2020 Census: A complete count matters for Hawai’iPosted on Feb 26, 2020 in Capitol Connection, Featured
It takes only a few minutes, but every completed 2020 census form means more federal dollars for Hawai‘i to fund schools, roads, Medicare and Medicaid, and a long list of other programs for local communities. That’s why it’s so important that every Hawai‘i resident fills out the 2020 Census questionnaire. Starting March 12, look for an invitation in the mail to fill out the census questionnaire online or by phone. The form will be translated into multiple languages, and phone assistance will be available. There is no citizenship question, and answers are kept confidential. If you haven’t responded online or by phone within a couple of weeks, you will be mailed a paper questionnaire. If you haven’t responded by the end of April, census takers will follow up in person from May through July 2020 to make sure you’re counted.
“It’s all of our responsibility to ensure that we reach into every community in Hawai‘i,” emphasized Governor Ige at a State Capitol rally, joined by a host of state and community partners. “The census numbers drive the resources we receive for the next decade. We have to make sure we receive the resources we deserve.” In the past, the state has had lower census participation rates than the rest of the country. In 2010, the national average response rate was 74 percent, but our state’s rate was just 68 percent and neighbor island self-response was even lower at 54 percent. That means almost a third of Hawai‘i’s households received a knock at their doors from census workers in 2010.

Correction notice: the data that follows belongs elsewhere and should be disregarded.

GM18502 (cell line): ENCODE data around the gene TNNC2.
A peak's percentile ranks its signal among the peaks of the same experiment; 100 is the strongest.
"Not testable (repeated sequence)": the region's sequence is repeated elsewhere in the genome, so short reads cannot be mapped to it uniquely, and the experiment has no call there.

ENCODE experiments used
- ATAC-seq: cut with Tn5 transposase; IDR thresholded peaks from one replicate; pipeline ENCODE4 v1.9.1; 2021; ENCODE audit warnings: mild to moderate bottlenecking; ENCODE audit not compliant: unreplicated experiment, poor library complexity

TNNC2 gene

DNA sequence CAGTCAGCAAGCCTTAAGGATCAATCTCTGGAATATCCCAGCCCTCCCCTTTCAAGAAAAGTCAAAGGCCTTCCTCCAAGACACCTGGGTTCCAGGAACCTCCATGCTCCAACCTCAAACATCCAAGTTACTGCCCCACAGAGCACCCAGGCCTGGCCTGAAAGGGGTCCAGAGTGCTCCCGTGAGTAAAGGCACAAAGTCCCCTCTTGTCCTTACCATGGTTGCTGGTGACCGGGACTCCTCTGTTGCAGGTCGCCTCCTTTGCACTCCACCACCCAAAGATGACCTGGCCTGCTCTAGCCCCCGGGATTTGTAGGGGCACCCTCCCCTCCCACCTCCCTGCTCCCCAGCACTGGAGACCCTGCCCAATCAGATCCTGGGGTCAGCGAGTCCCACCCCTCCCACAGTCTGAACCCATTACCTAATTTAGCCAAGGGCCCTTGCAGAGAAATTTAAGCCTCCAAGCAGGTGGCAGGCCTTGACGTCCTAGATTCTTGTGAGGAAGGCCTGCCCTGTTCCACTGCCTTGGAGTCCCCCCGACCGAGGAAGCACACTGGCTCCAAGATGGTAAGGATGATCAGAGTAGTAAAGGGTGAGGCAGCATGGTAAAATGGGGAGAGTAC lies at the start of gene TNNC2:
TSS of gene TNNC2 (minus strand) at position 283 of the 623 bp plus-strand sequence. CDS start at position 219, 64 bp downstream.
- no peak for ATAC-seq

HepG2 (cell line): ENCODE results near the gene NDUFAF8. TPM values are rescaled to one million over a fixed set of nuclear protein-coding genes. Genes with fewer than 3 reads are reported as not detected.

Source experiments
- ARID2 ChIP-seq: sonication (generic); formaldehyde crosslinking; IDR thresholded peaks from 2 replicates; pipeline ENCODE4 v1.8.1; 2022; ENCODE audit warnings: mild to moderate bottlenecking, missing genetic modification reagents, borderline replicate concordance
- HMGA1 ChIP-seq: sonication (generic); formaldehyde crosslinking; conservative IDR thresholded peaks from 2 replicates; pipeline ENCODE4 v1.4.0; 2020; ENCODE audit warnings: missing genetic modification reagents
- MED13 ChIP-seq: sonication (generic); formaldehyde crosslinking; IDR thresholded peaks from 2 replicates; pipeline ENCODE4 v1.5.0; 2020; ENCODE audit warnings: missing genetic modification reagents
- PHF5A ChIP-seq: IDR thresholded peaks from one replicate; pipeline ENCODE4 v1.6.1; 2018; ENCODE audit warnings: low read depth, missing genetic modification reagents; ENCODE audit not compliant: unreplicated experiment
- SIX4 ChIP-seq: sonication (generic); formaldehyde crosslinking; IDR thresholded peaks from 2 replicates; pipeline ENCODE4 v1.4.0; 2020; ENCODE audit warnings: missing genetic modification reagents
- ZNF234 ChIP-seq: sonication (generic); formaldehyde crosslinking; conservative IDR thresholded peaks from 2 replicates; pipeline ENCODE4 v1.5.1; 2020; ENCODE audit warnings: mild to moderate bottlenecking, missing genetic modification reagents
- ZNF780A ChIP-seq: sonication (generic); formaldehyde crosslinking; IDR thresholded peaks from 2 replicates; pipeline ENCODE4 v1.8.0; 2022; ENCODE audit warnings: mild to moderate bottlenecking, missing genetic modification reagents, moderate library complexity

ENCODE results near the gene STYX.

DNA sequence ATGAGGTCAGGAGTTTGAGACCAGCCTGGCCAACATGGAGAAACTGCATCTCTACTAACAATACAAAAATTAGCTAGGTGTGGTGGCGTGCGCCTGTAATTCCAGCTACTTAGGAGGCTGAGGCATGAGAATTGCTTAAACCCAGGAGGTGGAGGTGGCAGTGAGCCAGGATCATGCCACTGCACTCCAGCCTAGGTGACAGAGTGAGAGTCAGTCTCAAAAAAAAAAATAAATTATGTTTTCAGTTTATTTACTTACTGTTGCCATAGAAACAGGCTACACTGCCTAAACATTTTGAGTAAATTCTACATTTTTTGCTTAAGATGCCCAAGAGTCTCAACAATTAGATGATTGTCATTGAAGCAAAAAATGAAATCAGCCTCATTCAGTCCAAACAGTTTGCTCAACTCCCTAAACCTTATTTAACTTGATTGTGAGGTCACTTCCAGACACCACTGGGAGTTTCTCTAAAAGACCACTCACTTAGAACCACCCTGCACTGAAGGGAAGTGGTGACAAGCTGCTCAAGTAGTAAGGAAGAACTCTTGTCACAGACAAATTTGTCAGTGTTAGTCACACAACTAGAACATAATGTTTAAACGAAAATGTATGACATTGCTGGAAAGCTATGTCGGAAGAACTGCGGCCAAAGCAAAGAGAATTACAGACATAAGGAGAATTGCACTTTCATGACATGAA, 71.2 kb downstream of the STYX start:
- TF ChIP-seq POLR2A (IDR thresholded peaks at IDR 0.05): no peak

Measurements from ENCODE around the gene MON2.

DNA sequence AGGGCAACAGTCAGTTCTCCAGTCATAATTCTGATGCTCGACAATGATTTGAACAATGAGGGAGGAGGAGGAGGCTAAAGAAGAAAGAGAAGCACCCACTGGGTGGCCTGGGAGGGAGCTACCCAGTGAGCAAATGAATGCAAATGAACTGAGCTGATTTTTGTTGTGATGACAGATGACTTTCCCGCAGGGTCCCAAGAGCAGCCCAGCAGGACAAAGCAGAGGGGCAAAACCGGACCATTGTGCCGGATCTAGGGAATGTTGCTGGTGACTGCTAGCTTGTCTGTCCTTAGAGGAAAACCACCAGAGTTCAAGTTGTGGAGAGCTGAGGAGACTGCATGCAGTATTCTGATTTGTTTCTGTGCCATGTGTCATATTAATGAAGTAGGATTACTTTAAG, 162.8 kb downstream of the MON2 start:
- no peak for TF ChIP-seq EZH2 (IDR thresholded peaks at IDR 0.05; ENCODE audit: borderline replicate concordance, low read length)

The census data is also used to forecast population and economic growth, estimate housing needs, and determine where new schools, roads, health care complexes and other facilities will be needed. “We use census data for many of our studies, such as the number of people working at minimum wage and the self-sufficiency income needed for the state’s families,” said Dr. Eugene Tian, state economist and chair of the Hawai‘i Government Complete Count Committee.
To avoid census scams, know that the Census Bureau will never ask you for your social security number, donations, anything on behalf of a political party or your banking and credit card information. If you suspect fraud, call the Census Bureau at (808) 650-6611 to speak to a local Census Bureau representative. For details, go to census.hawaii.gov. If you want to apply to be a census worker, go to https://2020census.gov/en/jobs.html.